Northwest Rolling Retreats

Trailers aren't just for RV parks anymore. Whether stationed in a snow-blanketed valley or delivered, fully stocked, to your favorite riverfront campsite, these four-wheeled wonders offer getaways unlike any other.

By Marty Patail November 1, 2013 Published in the November 2013 issue of Portland Monthly

Rolling Huts 

Winthrop, WA
18381 Hwy 20; 509-996-4442; 6 huts; from $135/night

Designed by Olson Kundig (the same firm behind the sleek Haub Wing of the Tacoma Art Museum), these ultramodern cabins in the middle of the Methow Valley offer brilliant views of the North Cascades from wraparound decks and ceiling-high windows. Inside, strong angles, clean surfaces, and unadorned comfort reign supreme: an elongated rectangular floor plan includes a versatile bed that doubles as a sofa, a ring of skylights, and a kitchenette. The bathroom sits at the rear of the deck—yes, it’s outside—but the wood-burning stove will warm you back up when you return. And did we mention the free wi-fi?

If You Go: Bring your Nordic skis and explore the 200 miles of cross-country trails that loop around the Methow Valley.  

Sou’wester Lodge

Seaview, WA
3728 J Place; 360-642-2542; 12 vintage trailers; from $58/night

A scant half-mile walk from the waves on the Long Beach Peninsula, this fleet of primarily 1950s-era trailers hides in plain sight along one of the least crowded (and most unblemished) stretches of the Pacific coastline. The 12 trailers come in four sizes, ranging from the perfect-for-couples “Potato Bug” to the three-story “African Queen,” complete with a full dining area, TV, and queen bed, with room for six. It’s an easy walk into Seaview, but the Sou’wester’s main lodge is a community hub of its own, hosting a constantly rotating calendar of live music, art shows, and lectures.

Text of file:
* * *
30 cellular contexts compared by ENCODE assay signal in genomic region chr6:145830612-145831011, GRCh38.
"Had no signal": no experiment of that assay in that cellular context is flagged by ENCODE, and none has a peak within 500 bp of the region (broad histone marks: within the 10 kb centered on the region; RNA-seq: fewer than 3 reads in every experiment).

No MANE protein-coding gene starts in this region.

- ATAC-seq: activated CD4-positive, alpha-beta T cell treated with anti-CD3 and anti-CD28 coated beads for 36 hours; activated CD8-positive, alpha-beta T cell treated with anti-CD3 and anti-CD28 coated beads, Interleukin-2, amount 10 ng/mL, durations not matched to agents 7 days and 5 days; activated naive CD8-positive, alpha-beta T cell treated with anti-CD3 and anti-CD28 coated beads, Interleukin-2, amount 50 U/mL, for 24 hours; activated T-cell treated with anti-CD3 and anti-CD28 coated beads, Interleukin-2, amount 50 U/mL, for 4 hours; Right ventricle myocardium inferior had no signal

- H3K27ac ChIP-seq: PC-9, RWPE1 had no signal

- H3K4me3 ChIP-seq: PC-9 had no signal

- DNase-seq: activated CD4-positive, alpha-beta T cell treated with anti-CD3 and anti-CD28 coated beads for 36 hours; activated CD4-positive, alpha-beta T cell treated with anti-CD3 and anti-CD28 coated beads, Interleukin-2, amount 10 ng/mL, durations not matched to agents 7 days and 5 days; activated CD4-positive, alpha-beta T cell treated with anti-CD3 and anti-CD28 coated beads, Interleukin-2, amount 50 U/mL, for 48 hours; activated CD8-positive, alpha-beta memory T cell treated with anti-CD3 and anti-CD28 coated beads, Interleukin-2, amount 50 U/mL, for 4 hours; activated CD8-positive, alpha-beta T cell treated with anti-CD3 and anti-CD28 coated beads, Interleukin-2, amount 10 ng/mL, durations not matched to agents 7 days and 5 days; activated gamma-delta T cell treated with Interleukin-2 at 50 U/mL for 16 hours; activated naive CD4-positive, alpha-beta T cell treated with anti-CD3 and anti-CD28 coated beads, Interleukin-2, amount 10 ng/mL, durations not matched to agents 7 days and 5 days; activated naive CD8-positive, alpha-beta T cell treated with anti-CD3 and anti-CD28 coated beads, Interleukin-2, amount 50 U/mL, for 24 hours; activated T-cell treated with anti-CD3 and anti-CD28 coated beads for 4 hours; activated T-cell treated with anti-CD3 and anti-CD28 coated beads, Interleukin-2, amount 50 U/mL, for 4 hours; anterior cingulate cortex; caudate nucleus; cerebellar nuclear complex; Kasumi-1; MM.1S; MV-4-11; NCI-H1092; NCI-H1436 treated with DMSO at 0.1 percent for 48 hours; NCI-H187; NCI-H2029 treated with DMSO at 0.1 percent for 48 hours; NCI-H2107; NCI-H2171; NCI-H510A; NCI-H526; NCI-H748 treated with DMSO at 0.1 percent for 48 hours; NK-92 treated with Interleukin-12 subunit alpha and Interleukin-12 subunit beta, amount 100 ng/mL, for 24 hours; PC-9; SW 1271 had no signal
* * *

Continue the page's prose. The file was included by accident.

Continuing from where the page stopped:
If You Go: Book between Dec 15 and Jan 15 to get 25% off a five-night stay.  


5009 NE 11th Ave; 503-288-5225; 3 houses; $125/night (2-night minimum on weekends)

Opened this July in the Alberta Arts District, Caravan is an outgrowth of the “small house” movement—a protest against the swelling of American homes and energy bills. Each house offers everything you and one to four friends need to take part in the rebellion: a main floor with a dining area and bathroom, and an upstairs loft, all packed into less than 200 square feet. “The Rosebud” boasts farmhouse-style décor with light woods and bright colors, while the “Pearl” offers modern stainless steel counters and dark finishes.

If You Go: Caravan is adding two new tiny houses to the original three (sleeping a total of 17) this month. Rent out the lot for your next party.  

Cowgirl Cabins

541-408-3390; 6 trailers; from $75/night plus delivery fee

The 1960s trailers have been reincarnated as the ultimate throwback camping getaway. Just reserve your favorite central Oregon camping spot (highly recommended: Metolius River sites), and for a fee the company’s jovial owner, Pamela, will deliver your abode by the time you arrive, stocked with linens and a welcome basket. The interiors ooze Old West kitsch, but the trailers’ names, after real-life cowgirls and madames (“Rose of Cimarron,” “Miss Kitty,” and “Cattle Kate”), are apt: each one is equipped with a full kitchen (no external power needed), meaning you’ll be entirely independent.

If You Go: Delivery is weather-contingent. Plan your April trip for when the snows thaw—but be flexible. 

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